FIG. 6 shows a part of an embodiment of a novel semiconductor module with the semiconductor chip 11 comprising a thick metal layer 47 deposited on a first surface of the semiconductor chip 11 wherein a thin electrically conductive and, as the case may be, thermally conductive adhesion layer 49 a made of Ti, Ti/TiN, Ta, TaN, Ta/TaN, W, Ti/W, VaTi, VTiW, VTiN, Al/Ti/W, CrNi, CrVTi or other combinations out of these may be arranged between the semiconductor chip 11 and the thick metal layer 47. The thick metal layer 47 is thick enough and has an electrical and thermal conductivity high enough for current spreading on the chip and for spreading heat as well. Heavy copper wires 42 with diameters ranging from 300 μm up to 1 mm or copper ribbons with a minimal thickness of 200 μm and a width of 1 mm are bonded to the semiconductor chip 11 via the thick metal layer 47.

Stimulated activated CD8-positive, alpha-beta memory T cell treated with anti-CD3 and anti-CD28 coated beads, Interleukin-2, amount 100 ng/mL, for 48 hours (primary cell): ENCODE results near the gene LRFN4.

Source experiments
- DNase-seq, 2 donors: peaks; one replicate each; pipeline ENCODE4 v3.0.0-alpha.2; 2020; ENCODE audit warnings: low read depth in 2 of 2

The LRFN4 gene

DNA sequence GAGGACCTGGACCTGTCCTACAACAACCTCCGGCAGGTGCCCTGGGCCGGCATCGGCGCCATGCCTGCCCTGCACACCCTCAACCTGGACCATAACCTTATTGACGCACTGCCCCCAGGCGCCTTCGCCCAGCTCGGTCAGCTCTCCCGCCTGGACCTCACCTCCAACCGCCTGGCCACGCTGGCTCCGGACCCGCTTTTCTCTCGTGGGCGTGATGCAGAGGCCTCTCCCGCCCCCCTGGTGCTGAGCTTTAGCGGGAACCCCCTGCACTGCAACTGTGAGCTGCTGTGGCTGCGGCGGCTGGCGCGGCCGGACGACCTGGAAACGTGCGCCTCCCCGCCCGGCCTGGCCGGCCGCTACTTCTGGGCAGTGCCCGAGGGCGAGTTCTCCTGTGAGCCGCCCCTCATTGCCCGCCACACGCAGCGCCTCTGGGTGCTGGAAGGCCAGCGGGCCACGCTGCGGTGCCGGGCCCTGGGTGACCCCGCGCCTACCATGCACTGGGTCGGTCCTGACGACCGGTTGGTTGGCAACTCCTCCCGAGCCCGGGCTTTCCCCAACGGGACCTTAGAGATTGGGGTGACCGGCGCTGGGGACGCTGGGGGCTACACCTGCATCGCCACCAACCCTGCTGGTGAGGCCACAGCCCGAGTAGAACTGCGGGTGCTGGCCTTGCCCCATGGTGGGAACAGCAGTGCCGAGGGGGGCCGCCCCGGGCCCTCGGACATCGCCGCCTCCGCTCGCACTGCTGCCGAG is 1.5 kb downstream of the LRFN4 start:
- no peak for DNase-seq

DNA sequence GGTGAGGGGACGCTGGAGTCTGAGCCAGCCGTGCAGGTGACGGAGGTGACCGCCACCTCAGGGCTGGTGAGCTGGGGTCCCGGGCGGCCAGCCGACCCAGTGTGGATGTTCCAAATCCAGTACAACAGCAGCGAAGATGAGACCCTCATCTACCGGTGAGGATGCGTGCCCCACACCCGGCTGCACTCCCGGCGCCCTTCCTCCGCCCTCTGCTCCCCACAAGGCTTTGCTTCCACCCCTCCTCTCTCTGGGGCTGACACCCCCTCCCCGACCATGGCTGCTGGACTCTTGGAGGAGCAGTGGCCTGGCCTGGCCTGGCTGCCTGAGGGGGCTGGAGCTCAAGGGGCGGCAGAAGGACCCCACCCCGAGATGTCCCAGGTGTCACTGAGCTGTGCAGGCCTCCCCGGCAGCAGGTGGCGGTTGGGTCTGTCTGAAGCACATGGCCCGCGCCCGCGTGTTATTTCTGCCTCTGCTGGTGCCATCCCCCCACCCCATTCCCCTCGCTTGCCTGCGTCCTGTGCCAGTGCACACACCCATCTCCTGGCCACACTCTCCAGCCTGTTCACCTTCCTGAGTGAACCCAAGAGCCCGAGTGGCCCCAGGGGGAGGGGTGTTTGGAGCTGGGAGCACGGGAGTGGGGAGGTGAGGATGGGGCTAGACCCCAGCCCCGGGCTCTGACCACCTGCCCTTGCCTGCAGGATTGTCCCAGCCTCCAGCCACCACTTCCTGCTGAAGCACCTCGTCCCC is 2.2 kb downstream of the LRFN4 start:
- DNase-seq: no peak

In an embodiment, the chip 11 has thick metal layers 47 and 48 of the same kind on both sides, i.e. a thick metal layer 47 on the top side for wire bonding and another thick metal layer 48 on the bottom side for soldering or sintering with a low temperature joining technique or for welding with a diffusion welding technique. In other embodiments, another adhesion layer 49 a between the chip 11 and the thick metal layer 48 can be arranged on the bottom side of the chip. In some embodiments, the thick metal layers 47 and 48 may have thin protection layers (not explicitly shown in the figures for the sake of simplicity) on top to prevent oxidation or to ensure soldering ability. In other embodiments, additionally or alternatively barrier layers 49 b can be arranged between the thick metal layers 47, 48 and the silicon body for inhibiting diffusion of metal from thick metal-layer 47 into the silicon body.